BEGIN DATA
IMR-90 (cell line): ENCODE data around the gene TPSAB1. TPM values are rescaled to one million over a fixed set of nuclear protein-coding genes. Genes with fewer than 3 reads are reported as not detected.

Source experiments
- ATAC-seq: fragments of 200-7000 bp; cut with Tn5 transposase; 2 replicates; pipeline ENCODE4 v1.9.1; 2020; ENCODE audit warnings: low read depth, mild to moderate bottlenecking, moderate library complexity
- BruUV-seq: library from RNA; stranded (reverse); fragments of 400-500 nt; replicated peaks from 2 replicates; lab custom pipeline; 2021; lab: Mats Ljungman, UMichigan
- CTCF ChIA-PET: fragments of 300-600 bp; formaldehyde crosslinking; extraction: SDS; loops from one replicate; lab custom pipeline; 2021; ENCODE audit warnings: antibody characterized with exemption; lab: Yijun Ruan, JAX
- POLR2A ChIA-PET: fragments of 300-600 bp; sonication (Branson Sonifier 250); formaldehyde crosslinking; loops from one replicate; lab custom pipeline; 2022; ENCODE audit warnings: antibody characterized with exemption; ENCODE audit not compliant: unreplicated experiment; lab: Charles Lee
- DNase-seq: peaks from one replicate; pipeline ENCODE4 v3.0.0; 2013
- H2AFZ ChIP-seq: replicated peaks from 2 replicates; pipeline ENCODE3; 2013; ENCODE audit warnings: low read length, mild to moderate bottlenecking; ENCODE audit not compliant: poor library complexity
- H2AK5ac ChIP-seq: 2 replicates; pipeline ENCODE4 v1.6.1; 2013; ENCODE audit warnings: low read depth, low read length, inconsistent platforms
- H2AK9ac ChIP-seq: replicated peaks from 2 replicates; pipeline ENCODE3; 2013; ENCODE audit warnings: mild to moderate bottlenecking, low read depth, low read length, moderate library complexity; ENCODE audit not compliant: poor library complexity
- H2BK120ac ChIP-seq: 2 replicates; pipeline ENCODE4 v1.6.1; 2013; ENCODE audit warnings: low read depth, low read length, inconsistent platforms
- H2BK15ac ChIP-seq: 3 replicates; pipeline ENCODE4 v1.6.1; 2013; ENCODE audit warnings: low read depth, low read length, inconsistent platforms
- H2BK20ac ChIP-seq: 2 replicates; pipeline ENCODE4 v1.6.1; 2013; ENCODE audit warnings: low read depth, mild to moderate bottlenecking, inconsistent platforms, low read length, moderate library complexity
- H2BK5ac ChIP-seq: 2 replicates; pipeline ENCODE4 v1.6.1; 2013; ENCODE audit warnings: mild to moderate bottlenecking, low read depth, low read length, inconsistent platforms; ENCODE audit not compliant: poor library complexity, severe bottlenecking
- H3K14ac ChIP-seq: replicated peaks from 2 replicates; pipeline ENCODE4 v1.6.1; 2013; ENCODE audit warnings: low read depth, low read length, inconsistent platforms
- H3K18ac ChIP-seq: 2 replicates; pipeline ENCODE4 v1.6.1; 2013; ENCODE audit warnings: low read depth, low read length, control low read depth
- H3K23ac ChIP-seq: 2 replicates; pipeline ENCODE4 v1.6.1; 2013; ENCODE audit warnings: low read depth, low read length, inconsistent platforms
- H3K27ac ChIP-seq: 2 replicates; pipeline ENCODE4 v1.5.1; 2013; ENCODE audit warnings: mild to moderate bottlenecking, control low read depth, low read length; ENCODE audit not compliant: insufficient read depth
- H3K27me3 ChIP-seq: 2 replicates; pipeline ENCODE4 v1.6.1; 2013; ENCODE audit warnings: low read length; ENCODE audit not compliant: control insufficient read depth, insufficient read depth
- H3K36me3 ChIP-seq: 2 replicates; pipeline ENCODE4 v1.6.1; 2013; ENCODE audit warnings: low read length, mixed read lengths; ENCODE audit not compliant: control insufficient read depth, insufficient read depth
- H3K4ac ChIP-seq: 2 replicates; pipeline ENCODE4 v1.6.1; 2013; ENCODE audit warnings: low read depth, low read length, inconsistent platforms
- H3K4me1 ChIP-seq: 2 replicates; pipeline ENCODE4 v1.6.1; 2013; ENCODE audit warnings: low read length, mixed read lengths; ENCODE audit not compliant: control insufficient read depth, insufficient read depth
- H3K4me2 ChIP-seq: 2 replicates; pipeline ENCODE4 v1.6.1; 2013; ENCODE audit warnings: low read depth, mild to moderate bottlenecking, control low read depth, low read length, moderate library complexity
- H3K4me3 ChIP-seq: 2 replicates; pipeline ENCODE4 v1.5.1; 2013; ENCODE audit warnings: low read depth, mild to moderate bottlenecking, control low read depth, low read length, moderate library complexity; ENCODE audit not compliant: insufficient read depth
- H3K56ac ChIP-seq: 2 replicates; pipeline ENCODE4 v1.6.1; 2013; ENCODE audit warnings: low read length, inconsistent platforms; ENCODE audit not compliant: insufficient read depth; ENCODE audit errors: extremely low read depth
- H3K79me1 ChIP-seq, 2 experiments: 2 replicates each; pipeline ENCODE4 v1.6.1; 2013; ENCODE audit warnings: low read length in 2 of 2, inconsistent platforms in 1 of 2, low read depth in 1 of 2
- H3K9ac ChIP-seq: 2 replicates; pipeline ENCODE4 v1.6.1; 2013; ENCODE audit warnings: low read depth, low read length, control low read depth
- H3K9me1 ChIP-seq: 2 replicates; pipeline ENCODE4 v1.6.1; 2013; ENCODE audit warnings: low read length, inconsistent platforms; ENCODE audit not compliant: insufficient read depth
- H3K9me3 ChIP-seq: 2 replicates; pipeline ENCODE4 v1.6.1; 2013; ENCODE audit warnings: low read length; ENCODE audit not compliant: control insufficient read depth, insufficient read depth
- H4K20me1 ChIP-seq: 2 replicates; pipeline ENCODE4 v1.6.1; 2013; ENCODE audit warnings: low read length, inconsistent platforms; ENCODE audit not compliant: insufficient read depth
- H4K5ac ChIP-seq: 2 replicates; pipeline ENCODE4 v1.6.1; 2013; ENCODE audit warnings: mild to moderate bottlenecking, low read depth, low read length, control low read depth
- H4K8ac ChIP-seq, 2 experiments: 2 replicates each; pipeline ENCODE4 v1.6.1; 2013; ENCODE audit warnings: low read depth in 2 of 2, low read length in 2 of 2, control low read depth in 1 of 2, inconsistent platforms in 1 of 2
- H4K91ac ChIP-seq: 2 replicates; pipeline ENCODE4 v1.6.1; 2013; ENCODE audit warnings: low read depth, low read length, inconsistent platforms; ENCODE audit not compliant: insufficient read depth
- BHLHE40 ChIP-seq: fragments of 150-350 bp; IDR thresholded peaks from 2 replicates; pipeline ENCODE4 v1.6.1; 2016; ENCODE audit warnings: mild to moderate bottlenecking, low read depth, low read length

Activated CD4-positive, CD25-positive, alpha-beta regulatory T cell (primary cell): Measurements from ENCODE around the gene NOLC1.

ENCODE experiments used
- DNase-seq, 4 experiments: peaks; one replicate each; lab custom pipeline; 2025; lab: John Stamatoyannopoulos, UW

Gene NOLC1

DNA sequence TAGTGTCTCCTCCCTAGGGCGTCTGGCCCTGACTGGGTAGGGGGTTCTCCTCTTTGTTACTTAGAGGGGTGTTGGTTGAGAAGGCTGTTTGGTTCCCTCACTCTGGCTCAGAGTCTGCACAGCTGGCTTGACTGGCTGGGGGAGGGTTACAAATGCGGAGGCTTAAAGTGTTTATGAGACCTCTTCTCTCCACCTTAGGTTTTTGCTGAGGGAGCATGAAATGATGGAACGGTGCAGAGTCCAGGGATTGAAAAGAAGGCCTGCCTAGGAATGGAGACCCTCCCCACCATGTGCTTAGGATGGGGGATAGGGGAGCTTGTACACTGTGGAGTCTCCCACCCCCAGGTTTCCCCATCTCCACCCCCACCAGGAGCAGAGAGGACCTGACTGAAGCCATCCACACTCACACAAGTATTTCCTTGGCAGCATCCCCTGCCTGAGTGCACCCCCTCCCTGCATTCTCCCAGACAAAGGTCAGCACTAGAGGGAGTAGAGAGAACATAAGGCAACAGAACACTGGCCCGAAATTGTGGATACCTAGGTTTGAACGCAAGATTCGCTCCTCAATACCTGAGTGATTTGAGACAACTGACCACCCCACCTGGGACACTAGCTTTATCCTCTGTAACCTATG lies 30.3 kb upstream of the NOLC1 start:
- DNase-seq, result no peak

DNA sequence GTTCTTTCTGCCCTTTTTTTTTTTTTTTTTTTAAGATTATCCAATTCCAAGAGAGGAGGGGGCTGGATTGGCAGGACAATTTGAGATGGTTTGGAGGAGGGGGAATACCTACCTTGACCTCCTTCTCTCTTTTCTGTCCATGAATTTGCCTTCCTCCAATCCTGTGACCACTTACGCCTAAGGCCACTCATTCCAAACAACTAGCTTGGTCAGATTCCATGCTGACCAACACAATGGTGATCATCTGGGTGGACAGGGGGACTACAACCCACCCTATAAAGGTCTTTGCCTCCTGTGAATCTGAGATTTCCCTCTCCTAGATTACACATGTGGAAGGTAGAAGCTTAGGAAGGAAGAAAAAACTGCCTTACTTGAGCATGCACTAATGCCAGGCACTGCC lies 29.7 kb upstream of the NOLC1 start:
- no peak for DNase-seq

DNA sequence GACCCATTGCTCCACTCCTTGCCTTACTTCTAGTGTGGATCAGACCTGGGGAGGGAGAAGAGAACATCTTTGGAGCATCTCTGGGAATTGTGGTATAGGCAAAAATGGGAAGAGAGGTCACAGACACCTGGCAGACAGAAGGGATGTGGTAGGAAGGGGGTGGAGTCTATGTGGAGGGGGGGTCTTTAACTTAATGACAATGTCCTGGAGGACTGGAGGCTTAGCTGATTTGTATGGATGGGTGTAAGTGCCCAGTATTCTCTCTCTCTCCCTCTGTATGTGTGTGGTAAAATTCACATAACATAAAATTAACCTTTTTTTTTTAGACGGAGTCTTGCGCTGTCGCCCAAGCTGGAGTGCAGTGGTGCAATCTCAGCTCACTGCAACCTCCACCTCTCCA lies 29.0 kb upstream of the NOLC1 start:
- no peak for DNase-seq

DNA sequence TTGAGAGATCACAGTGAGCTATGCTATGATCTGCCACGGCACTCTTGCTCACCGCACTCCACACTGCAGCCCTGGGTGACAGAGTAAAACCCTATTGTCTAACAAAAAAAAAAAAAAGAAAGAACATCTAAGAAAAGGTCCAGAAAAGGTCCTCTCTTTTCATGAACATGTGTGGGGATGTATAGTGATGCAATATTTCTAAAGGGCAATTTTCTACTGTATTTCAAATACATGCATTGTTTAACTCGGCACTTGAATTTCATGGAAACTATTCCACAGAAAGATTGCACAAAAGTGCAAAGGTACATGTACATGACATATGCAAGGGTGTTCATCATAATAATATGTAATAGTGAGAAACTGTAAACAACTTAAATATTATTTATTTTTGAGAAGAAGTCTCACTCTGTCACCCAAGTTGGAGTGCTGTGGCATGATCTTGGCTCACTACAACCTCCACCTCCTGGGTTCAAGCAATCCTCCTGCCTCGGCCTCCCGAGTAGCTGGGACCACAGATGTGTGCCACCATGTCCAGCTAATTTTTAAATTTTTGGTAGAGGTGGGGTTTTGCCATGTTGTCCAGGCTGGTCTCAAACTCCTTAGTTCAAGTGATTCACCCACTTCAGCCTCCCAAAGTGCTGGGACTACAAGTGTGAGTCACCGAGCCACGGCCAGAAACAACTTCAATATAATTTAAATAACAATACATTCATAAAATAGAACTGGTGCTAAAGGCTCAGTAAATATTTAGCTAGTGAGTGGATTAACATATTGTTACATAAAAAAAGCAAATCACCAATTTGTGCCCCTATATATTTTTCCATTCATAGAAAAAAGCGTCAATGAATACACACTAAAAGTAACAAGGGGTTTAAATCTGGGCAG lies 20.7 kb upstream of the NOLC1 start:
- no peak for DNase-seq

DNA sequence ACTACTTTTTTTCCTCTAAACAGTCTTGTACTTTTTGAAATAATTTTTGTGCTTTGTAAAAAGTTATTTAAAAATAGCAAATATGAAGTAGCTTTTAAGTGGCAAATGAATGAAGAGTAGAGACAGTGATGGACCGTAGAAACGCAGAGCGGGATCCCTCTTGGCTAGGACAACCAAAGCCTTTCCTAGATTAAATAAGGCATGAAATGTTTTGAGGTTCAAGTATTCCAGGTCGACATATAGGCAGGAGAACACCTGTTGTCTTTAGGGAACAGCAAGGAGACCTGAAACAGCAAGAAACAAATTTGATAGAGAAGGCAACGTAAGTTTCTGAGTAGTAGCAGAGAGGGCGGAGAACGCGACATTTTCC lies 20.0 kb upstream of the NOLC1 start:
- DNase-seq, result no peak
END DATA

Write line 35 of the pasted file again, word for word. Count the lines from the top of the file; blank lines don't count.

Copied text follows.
Activated CD4-positive, CD25-positive, alpha-beta regulatory T cell (primary cell): Measurements from ENCODE around the gene NOLC1.